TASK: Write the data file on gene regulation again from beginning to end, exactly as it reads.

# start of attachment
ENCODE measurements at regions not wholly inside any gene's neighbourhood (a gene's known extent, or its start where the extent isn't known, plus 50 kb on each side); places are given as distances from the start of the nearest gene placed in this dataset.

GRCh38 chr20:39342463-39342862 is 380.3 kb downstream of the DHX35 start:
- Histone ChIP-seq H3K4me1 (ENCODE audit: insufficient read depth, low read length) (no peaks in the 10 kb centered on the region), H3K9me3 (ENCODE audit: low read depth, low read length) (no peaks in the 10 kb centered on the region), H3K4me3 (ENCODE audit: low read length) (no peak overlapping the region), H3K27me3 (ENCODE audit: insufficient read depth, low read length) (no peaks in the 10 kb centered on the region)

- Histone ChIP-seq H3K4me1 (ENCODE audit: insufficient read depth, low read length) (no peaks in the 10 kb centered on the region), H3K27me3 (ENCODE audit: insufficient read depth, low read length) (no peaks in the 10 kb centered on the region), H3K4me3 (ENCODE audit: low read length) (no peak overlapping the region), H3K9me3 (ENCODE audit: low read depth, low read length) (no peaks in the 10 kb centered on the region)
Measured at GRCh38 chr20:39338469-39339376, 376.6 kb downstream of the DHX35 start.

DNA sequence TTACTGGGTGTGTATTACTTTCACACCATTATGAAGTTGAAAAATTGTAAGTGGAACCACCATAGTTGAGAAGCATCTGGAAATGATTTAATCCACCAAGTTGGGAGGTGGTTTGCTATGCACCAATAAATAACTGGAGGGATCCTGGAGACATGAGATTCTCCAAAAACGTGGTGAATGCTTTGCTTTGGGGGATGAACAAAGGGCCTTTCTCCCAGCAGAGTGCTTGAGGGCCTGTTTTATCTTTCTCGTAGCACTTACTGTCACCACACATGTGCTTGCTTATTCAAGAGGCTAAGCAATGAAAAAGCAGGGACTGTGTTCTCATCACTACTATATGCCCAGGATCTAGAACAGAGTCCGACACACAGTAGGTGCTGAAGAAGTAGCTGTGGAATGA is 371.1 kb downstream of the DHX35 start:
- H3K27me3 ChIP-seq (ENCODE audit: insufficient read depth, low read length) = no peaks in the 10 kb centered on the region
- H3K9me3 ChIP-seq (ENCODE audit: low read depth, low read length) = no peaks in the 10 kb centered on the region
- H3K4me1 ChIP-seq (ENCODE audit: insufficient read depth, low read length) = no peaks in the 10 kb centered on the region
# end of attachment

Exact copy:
ENCODE measurements at regions not wholly inside any gene's neighbourhood (a gene's known extent, or its start where the extent isn't known, plus 50 kb on each side); places are given as distances from the start of the nearest gene placed in this dataset.

GRCh38 chr20:39342463-39342862 is 380.3 kb downstream of the DHX35 start:
- Histone ChIP-seq H3K4me1 (ENCODE audit: insufficient read depth, low read length) (no peaks in the 10 kb centered on the region), H3K9me3 (ENCODE audit: low read depth, low read length) (no peaks in the 10 kb centered on the region), H3K4me3 (ENCODE audit: low read length) (no peak overlapping the region), H3K27me3 (ENCODE audit: insufficient read depth, low read length) (no peaks in the 10 kb centered on the region)

- Histone ChIP-seq H3K4me1 (ENCODE audit: insufficient read depth, low read length) (no peaks in the 10 kb centered on the region), H3K27me3 (ENCODE audit: insufficient read depth, low read length) (no peaks in the 10 kb centered on the region), H3K4me3 (ENCODE audit: low read length) (no peak overlapping the region), H3K9me3 (ENCODE audit: low read depth, low read length) (no peaks in the 10 kb centered on the region)
Measured at GRCh38 chr20:39338469-39339376, 376.6 kb downstream of the DHX35 start.

DNA sequence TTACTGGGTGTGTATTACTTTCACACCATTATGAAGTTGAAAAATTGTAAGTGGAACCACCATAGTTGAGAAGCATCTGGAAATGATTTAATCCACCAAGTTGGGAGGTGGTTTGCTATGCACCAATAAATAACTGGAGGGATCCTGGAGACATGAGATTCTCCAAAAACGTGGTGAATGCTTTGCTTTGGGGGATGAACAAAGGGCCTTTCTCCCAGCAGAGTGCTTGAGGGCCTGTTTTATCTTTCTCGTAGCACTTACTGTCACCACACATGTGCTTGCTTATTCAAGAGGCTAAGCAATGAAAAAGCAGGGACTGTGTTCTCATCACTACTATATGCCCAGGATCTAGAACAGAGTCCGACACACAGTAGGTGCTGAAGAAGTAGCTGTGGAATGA is 371.1 kb downstream of the DHX35 start:
- H3K27me3 ChIP-seq (ENCODE audit: insufficient read depth, low read length) = no peaks in the 10 kb centered on the region
- H3K9me3 ChIP-seq (ENCODE audit: low read depth, low read length) = no peaks in the 10 kb centered on the region
- H3K4me1 ChIP-seq (ENCODE audit: insufficient read depth, low read length) = no peaks in the 10 kb centered on the region